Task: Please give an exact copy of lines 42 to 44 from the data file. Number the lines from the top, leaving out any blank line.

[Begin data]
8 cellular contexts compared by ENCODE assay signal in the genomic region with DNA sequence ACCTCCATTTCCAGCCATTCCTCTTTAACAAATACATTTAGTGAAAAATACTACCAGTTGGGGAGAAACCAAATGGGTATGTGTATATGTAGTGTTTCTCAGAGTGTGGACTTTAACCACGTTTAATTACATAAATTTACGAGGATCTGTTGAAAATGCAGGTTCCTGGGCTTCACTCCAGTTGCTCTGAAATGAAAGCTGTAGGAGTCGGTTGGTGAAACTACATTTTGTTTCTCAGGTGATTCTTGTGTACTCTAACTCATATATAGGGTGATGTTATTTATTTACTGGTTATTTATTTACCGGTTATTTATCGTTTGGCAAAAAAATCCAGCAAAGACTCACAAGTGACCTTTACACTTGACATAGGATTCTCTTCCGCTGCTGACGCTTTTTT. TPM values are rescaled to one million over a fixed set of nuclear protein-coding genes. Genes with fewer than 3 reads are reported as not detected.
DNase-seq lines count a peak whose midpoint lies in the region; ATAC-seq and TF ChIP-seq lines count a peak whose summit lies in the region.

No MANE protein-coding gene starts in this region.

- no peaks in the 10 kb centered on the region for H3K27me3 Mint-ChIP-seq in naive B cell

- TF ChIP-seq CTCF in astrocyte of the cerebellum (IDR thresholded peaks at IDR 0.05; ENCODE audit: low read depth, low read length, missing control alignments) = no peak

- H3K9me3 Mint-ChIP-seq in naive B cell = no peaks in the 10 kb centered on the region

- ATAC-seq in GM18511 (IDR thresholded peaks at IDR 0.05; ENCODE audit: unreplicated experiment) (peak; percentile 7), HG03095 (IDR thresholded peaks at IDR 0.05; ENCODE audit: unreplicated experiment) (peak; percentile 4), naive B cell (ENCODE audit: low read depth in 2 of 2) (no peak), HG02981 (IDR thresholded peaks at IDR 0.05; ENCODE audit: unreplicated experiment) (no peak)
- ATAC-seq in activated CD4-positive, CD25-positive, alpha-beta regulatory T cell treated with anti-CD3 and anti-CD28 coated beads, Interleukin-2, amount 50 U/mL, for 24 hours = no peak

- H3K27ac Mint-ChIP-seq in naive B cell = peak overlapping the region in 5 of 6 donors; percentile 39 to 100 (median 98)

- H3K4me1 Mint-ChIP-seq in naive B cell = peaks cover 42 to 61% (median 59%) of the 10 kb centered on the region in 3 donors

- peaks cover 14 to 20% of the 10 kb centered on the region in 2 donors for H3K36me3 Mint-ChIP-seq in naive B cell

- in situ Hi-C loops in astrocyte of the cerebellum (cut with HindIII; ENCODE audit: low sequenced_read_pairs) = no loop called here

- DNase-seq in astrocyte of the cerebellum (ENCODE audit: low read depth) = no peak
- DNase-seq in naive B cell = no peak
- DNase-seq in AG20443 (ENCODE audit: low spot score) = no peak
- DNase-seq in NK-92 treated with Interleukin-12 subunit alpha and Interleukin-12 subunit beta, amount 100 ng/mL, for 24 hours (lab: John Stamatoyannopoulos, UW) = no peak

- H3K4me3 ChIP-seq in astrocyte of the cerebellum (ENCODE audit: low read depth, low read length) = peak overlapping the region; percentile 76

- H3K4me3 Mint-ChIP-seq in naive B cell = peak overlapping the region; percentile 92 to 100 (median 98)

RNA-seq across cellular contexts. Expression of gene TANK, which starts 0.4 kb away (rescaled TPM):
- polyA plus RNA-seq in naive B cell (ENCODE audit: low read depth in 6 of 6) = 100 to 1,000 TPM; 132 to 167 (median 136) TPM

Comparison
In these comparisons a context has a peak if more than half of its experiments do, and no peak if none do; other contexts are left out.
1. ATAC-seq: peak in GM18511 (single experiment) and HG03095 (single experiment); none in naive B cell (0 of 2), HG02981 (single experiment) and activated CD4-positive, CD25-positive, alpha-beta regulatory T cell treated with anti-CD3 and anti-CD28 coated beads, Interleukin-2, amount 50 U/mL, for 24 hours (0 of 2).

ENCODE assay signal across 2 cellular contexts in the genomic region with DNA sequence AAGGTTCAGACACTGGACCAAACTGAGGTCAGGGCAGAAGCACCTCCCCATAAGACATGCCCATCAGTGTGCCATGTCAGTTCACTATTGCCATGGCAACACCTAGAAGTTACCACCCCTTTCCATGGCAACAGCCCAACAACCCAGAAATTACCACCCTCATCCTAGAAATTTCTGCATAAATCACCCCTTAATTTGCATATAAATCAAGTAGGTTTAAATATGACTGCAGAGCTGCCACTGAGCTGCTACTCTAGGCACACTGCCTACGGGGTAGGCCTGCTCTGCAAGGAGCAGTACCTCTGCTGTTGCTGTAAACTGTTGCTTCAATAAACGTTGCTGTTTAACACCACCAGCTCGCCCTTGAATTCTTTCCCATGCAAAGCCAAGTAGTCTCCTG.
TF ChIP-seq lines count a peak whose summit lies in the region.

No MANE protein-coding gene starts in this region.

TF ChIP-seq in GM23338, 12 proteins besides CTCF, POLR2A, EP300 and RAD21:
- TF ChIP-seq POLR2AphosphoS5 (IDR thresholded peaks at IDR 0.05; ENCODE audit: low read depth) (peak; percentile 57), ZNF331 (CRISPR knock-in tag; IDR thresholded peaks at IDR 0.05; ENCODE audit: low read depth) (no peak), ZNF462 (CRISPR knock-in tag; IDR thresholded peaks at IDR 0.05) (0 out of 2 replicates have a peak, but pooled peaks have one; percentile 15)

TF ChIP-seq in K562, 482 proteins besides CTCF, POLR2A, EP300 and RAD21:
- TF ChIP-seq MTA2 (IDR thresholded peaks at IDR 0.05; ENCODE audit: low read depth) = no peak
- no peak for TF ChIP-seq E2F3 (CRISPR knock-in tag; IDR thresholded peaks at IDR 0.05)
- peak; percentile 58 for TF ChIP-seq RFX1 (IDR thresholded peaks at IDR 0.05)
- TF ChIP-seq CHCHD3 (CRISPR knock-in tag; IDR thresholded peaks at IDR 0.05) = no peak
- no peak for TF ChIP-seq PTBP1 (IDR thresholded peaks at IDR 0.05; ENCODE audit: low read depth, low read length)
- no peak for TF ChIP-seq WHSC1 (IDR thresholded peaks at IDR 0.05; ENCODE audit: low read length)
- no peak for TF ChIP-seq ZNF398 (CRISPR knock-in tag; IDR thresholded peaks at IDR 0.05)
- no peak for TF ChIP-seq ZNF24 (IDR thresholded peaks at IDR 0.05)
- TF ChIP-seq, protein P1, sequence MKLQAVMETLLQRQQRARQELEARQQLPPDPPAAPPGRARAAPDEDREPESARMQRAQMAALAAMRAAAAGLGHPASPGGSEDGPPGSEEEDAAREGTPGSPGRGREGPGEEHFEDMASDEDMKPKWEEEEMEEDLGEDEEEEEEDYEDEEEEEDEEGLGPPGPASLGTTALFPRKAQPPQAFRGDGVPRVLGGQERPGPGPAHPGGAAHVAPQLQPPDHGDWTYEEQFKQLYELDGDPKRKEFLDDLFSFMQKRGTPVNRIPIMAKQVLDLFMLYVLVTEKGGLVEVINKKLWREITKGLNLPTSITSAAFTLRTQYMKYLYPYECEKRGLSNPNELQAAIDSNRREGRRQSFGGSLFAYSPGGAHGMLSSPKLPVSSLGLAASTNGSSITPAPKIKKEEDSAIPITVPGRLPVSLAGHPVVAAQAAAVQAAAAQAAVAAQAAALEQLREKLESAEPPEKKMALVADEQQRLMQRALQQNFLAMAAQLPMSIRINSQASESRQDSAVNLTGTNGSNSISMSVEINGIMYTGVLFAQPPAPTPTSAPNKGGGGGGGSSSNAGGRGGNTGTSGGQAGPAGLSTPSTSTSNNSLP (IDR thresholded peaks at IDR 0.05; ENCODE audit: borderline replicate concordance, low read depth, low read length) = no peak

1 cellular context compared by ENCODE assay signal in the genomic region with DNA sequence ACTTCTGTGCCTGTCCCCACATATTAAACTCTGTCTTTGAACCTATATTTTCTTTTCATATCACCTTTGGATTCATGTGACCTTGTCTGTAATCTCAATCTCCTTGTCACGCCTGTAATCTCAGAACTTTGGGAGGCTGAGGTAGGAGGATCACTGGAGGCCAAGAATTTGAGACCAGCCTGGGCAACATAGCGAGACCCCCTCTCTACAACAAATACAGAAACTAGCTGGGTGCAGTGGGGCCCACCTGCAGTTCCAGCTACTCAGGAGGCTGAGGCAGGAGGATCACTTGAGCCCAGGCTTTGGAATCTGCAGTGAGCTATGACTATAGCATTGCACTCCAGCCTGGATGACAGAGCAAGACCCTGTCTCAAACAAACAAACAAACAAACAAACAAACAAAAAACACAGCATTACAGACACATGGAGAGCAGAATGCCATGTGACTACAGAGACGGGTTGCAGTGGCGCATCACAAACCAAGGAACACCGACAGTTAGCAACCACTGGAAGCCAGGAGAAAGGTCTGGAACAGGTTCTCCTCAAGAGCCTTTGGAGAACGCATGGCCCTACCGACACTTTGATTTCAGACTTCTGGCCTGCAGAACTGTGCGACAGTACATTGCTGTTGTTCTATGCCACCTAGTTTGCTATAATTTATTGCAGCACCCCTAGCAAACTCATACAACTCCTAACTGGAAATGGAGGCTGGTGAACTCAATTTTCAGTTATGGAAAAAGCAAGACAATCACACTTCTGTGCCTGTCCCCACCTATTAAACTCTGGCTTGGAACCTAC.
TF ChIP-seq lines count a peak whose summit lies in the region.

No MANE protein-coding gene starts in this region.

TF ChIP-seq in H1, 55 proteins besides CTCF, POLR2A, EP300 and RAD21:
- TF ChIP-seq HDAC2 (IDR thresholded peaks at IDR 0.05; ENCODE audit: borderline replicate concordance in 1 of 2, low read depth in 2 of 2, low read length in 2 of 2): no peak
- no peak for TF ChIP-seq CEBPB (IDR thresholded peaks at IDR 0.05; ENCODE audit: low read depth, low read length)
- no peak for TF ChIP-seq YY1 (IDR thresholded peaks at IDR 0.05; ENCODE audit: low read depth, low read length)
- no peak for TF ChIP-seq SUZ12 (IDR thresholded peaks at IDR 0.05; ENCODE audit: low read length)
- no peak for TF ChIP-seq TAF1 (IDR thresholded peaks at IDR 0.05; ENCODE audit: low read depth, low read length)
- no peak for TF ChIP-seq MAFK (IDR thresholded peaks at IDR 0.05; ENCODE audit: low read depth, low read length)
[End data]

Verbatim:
TF ChIP-seq in H1, 55 proteins besides CTCF, POLR2A, EP300 and RAD21:
- TF ChIP-seq HDAC2 (IDR thresholded peaks at IDR 0.05; ENCODE audit: borderline replicate concordance in 1 of 2, low read depth in 2 of 2, low read length in 2 of 2): no peak
- no peak for TF ChIP-seq CEBPB (IDR thresholded peaks at IDR 0.05; ENCODE audit: low read depth, low read length)